BARACK Obama is being pressed for proof of his intent to act on climate change before next week’s United Nations global warming summit in Doha. The proof might boil down to an early statement that America remains committed to the global goal of limiting warming to 2ºC above pre-industrial levels.
Every statement from US diplomats at the Doha negotiations will be closely scrutinised for signs that Obama will indeed make climate change a priority of his second term — and that America remains committed to the global agreement diplomats have been seeking for 20 years.
Campaigners say Obama’s re-election, superstorm Sandy and endorsement by the New York City mayor, Michael Bloomberg — predicated on climate change — have put global warming back on the domestic agenda.
Opinion polls suggest public concern in the US about climate change was rising even before Sandy. Campaigners argue Obama needs to engage on the issue if he wants to safeguard his legacy as president. Early indications are that Obama will spend more time on climate change than in his first term.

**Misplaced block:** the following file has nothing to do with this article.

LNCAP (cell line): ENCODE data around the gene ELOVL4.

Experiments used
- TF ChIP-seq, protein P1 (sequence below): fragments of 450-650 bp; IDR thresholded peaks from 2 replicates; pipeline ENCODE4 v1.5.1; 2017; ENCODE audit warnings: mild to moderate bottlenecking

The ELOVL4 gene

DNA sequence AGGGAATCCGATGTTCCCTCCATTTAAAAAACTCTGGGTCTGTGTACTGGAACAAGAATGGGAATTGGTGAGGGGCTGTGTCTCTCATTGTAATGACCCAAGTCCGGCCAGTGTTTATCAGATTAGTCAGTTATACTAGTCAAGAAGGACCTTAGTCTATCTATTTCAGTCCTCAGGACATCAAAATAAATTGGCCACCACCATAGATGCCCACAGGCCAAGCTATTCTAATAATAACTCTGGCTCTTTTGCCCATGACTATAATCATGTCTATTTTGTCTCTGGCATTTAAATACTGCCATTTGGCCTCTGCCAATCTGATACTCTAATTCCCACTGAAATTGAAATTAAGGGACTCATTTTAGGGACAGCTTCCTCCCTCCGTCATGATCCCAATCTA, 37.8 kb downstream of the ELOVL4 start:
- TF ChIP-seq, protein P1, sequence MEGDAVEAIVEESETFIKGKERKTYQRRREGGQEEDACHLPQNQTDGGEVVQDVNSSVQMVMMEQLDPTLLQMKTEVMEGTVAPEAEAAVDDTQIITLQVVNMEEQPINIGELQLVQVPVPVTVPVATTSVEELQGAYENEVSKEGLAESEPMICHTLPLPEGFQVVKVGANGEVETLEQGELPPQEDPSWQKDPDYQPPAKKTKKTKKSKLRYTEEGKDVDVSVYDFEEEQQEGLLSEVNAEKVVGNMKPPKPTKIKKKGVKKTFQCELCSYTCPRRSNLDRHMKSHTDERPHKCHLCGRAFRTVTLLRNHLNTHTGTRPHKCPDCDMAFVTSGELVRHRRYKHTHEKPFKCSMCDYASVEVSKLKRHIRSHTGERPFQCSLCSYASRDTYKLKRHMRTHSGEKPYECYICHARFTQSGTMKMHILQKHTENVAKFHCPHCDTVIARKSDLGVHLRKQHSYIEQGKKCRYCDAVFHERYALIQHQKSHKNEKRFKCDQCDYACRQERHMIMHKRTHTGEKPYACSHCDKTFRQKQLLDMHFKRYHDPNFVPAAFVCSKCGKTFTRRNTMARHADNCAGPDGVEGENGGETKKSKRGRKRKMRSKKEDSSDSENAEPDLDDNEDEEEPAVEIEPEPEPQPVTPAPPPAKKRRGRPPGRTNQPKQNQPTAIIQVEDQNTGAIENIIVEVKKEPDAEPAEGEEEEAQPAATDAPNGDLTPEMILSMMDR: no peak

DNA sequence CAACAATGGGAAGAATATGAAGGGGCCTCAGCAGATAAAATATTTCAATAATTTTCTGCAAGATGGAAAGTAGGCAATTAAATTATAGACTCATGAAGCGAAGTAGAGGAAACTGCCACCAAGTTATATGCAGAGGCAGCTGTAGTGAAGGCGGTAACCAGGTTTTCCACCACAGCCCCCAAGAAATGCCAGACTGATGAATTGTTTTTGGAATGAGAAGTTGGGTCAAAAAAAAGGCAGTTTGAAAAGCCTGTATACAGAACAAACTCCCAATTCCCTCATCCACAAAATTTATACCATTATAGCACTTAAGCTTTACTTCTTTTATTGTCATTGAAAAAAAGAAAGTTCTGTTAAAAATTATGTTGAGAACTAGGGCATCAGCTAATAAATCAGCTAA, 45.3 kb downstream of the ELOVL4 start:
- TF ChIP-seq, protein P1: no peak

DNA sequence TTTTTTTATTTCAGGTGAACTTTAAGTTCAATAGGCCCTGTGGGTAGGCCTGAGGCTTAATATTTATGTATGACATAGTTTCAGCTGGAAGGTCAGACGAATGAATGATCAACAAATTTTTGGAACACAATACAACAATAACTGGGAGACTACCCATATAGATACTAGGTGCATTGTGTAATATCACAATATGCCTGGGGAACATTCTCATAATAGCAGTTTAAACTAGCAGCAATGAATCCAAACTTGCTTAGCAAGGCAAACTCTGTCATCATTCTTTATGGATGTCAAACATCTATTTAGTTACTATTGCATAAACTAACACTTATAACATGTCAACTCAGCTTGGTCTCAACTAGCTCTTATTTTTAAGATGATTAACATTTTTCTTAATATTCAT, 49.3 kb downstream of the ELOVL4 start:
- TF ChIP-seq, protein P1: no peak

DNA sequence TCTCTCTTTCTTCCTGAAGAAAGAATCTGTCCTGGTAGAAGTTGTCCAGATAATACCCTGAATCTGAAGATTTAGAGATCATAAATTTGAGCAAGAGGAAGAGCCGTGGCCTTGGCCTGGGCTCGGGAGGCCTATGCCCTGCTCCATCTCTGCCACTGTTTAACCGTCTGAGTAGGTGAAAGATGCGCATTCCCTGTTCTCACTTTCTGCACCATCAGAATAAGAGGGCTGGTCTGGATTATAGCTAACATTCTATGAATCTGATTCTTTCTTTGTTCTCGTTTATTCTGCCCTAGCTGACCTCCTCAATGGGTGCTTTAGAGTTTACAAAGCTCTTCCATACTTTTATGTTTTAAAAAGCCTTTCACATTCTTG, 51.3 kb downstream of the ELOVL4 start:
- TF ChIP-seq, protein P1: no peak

At Doha, observers will be watching whether Todd Stern, the State Department climate envoy, reaffirms America’s commitment to the climate platform reached in Durban last year, including a core goal of limiting warming to 2ºC. Some campaigners fear the US is backing away from that promise, following a speech at Dartmouth University this year in which Stern said signing up to the 2ºC goal was unrealistic for some countries.
The larger question, however, is how Obama intends to use his authority to act on climate in his second term — even if Congress remains opposed to additional regulations.
Even after Obama’s re-election, the House of Representatives is still controlled by Republicans, including a heavy contingent from the Tea party conservatives who discount the very existence of climate change and oppose government intervention in the economy.
But campaign groups in the US are hoping the Environmental Protection Agency finalises a rule approved in March that would put severe limits on the construction of power plants. — The Guardian, London